Course Title: 01:082:368 Modern American Art 1876-1945
Academic Credits: 3 credits
Mode of Instruction: Lecture
Course Prerequisites: None
Core Curriculum: None
American visual and material culture from 1876 to the mid-20th century.
The history of modern art in the United States has traditionally been told from the perspective The history of modern art in the United States has traditionally been told from the perspective of the East Coast; more specifically, New York City. Yet the mystique of “the West,” a construct inextricable from settler colonialist ideology, loomed large in all aspects of North American culture during the late nineteenth and early twentieth centuries, deeply informing the era’s emerging artistic traditions. This course will explore what happens when we survey the development of American modernism with a focus on the West—both as an idea and, increasingly, a culturally dynamic rival to the East. Beginning in the immediate wake of the Civil War, we will consider how westward expansion transformed existing practices of landscape painting as well as their novel, photographic counterparts. Turning to the decades between the turn of the twentieth century and the Second World War, we will explore a variety of modernist movements that borrowed from European counterparts with an eye toward New World realities and identities. Artists associated with the Stieglitz Circle, the Harlem Renaissance, Mexican Muralism, Regionalist Painting, and Surrealism will all be discussed, as will self-taught artists working outside the modernist mainstream. The second part of the course will focus on the two decades following World War II. On both the east coast and the and west, these years witnessed a creative efflorescence of astonishing proportions, catalyzed by a nascent counterculture in which movements for gender and racial equality played crucial roles. After surveying canonical movements like Abstract Expressionism and Minimalism with a view to their western roots and inclinations, we will turn toward California and the distinctive forms of practice that emerged from the state’s avant-garde literary enclaves, progressive movements, and Black as well as Chicanx communities. A final session will jump forward in time to consider how contemporary artists of indigenous ancestry have appropriated and critically intervened within received conceptions of the West, raising issues about the nature of American identity that concern many socially engaged artists working today.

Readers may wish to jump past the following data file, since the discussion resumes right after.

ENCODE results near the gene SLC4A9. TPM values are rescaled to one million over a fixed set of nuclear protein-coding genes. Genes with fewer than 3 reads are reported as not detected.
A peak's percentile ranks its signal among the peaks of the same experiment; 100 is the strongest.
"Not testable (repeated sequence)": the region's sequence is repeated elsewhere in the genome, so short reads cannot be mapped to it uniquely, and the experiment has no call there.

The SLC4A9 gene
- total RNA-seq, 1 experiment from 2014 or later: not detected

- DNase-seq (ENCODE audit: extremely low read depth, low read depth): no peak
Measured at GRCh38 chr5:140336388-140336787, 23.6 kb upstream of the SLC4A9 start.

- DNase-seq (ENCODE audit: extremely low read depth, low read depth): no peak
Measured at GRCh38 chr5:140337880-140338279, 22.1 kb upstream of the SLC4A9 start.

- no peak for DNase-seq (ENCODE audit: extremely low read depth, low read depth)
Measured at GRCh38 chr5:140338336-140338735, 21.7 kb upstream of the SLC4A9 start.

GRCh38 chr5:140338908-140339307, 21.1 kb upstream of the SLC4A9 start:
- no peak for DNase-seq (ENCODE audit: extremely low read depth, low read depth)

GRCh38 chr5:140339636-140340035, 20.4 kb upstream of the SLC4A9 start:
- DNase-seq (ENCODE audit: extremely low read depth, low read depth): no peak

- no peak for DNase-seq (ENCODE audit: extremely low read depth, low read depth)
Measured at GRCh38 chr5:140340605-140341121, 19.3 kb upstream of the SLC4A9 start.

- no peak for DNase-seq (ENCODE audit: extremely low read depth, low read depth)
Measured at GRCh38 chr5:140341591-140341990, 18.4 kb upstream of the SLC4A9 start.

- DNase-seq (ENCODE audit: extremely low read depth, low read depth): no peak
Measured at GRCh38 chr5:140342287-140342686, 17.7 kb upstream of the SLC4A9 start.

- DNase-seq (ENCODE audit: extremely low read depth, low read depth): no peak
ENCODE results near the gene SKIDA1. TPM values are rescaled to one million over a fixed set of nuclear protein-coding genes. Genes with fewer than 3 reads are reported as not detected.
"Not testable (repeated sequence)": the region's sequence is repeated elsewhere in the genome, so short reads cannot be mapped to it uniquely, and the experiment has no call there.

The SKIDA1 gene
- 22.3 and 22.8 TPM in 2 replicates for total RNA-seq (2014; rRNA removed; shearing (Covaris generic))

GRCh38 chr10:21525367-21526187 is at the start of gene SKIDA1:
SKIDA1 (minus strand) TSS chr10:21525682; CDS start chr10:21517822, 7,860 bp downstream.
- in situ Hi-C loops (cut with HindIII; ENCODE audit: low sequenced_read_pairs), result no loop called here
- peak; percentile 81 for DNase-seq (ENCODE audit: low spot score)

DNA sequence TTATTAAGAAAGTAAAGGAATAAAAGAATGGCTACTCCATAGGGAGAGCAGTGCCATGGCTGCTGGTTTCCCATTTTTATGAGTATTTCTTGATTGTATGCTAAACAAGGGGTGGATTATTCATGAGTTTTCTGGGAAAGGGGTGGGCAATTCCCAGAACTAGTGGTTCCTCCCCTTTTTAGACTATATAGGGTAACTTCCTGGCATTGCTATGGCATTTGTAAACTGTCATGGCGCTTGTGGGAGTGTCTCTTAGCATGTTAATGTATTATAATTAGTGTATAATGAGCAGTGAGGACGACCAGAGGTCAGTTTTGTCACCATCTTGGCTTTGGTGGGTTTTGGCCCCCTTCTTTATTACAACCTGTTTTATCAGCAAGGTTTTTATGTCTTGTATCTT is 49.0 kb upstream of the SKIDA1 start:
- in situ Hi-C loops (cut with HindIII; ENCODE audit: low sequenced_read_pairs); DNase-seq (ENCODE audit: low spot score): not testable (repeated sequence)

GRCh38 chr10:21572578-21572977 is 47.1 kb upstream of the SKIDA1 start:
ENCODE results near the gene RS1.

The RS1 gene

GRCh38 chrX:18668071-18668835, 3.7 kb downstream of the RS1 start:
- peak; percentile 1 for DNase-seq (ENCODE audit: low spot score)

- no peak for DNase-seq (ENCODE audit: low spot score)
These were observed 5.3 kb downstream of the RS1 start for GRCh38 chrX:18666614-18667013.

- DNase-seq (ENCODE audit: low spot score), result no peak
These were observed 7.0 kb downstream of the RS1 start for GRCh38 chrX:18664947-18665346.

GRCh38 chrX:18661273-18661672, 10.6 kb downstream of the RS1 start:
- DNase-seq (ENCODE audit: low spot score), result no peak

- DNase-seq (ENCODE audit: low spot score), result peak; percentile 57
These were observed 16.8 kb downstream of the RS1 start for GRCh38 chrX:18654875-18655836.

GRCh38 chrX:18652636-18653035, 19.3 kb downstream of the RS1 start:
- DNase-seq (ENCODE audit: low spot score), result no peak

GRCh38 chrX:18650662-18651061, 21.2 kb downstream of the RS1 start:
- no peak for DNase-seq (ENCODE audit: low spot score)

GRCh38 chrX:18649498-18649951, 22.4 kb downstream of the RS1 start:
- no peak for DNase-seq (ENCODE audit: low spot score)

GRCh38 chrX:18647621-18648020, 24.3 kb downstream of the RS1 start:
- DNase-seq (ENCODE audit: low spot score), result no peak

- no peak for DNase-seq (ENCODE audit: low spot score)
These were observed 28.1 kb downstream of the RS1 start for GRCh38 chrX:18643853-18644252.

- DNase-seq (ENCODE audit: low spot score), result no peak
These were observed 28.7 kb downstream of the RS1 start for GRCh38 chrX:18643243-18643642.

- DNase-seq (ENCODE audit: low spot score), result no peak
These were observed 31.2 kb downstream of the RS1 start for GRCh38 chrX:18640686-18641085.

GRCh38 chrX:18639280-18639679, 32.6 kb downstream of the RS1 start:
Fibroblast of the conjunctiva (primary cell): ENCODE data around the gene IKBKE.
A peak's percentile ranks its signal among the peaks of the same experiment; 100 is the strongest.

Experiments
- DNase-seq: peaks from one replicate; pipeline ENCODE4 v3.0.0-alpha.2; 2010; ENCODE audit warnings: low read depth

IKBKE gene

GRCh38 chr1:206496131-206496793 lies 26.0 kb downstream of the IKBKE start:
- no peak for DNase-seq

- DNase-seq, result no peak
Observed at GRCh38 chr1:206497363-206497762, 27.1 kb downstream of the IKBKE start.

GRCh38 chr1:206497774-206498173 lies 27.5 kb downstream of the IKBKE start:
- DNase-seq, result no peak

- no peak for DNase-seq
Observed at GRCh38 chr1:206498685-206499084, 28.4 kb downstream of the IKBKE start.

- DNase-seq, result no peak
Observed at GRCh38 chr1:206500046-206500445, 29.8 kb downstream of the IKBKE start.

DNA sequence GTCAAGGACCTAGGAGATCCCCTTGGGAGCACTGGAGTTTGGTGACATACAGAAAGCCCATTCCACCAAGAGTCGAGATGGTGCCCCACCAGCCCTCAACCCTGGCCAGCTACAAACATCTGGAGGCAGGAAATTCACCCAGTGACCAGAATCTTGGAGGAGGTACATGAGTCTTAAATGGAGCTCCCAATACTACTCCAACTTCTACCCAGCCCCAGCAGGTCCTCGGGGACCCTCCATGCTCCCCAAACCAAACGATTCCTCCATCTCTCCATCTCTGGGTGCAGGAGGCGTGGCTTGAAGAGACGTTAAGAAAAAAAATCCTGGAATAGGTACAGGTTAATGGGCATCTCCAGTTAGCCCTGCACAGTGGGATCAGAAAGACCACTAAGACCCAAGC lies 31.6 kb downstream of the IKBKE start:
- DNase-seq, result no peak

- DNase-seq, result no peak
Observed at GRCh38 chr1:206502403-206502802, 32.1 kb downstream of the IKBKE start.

This course is intended to provide a focused study of key works associated with art and visual culture produced in the United States or by artists born in the United States during the late nineteenth and early twentieth centuries. By the end of the semester, students should be able to recognize the style and approach of each artist and analyze the meaning, historical circumstances, and visual characteristics of specific works. They also will improve their ability to speak and write about art and visual culture. In particular, they will develop the skills for writing a point-by-point compare and contrast.
Required and Recommended Course Materials:
The following textbook will be available for free download: Angela M. Miller, Janet C. Berlo, Bryan J. Wolf, and Jennifer L. Roberts, American Encounters: Art, History, and Cultural Identity (Upper Saddle River, NJ: Prentice Hall, 2008). All other readings will be available on-line at the Sakai site for the course or on reserve at the Art Library, Voorhees Hall. Questions about the readings will be included on both exams, so it is imperative that you keep up with the readings.
Fall, 2022- Alex Bigman Syllabus
Disclaimer: These course descriptions/synopses pages have been provided as samples and the information should not be considered accurate or current. For actual course information, refer to the course site hosted by a Rutgers Learning Management System (Sakai, Canvas, etc.) as of first day of class.